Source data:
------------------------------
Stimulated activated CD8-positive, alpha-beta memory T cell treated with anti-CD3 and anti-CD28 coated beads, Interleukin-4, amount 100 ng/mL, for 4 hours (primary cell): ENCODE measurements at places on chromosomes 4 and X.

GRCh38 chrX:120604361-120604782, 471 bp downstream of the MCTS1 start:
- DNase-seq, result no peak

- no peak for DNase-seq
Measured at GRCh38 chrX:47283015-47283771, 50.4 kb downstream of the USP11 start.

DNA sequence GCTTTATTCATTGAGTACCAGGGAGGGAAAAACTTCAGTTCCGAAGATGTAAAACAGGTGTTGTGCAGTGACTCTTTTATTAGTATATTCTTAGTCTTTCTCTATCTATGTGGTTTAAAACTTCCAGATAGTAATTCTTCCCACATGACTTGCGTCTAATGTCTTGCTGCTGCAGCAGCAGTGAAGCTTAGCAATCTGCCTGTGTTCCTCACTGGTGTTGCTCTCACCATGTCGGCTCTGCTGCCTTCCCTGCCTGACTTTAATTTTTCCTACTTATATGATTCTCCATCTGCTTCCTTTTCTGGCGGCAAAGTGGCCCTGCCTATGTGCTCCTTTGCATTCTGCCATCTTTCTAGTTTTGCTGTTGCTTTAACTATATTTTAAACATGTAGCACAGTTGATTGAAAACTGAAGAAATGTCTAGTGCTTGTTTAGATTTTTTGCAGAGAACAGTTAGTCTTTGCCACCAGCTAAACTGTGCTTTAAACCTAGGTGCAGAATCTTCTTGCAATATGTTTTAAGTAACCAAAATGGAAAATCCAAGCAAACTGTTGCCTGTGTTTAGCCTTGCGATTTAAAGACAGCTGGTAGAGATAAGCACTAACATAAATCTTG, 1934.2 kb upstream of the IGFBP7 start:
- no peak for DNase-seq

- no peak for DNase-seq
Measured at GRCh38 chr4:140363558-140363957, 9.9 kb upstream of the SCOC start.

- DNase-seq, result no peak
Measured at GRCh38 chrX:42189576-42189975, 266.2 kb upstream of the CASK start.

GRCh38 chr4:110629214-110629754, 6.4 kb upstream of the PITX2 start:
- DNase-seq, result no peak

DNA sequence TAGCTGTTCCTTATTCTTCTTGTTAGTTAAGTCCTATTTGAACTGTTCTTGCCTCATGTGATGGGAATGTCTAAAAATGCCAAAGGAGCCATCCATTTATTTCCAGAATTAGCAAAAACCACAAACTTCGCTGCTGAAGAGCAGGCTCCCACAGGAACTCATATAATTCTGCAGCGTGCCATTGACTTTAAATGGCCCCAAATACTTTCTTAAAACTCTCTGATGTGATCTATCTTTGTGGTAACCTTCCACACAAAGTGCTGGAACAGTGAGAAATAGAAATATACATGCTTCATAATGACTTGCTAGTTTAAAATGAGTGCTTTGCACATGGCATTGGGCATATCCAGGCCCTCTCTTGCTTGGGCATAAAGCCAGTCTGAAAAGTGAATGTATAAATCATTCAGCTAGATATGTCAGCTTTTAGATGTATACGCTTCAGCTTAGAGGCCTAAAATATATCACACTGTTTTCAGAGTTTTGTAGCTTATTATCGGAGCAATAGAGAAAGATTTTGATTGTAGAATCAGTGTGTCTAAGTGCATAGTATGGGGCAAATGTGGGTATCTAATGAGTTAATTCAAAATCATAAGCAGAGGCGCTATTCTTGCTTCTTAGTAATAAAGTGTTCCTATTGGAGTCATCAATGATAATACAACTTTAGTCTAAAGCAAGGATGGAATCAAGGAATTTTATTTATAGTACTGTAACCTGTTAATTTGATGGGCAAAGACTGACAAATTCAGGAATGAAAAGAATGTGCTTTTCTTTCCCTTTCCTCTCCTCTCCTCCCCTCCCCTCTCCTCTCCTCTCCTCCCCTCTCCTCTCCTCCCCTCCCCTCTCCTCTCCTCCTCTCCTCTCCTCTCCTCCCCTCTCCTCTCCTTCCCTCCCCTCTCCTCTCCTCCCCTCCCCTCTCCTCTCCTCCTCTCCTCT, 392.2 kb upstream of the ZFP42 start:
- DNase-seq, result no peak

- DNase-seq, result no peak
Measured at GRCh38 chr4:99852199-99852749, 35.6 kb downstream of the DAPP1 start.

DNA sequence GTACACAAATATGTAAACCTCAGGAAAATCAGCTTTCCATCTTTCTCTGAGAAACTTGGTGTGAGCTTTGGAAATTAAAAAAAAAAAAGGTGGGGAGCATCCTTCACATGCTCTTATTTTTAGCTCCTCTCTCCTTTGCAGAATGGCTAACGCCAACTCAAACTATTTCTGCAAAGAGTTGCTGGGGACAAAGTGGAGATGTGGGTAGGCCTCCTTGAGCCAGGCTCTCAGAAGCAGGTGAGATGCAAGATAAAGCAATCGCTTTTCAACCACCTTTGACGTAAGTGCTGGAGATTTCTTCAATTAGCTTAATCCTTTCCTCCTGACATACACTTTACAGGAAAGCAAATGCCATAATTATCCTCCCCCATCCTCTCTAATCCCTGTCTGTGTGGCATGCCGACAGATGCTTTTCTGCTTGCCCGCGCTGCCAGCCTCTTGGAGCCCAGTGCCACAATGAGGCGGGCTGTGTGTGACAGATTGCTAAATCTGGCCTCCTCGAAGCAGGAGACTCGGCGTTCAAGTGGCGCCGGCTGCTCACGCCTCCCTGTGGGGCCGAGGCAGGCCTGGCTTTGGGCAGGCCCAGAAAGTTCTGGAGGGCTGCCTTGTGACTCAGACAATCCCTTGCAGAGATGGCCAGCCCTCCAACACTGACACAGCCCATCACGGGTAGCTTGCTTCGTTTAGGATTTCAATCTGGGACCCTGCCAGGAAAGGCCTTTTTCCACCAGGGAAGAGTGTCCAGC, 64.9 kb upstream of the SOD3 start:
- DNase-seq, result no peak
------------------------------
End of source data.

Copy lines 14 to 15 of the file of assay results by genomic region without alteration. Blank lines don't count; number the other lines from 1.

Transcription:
DNA sequence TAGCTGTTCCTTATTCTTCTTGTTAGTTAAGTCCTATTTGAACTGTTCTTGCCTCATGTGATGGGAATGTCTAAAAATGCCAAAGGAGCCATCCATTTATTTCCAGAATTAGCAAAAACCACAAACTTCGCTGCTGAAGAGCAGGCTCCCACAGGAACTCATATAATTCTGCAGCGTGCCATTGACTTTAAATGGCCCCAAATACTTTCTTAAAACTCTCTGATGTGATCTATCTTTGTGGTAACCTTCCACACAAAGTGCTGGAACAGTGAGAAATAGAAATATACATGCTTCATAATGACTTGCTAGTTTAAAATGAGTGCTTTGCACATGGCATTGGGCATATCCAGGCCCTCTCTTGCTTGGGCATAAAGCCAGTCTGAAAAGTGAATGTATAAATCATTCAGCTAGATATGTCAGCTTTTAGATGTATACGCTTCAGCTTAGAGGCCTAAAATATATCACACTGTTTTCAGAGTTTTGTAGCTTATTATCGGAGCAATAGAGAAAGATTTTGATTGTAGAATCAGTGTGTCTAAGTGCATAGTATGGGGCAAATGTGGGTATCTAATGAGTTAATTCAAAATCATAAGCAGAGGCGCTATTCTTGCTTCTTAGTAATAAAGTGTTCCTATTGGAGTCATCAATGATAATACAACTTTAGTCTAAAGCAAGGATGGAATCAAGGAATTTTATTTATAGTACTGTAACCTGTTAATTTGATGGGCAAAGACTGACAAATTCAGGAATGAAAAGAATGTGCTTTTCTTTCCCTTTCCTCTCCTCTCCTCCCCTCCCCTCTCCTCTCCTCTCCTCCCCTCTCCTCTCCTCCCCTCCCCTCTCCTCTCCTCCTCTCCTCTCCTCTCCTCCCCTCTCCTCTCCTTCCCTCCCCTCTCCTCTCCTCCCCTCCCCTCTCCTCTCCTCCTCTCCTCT, 392.2 kb upstream of the ZFP42 start:
- DNase-seq, result no peak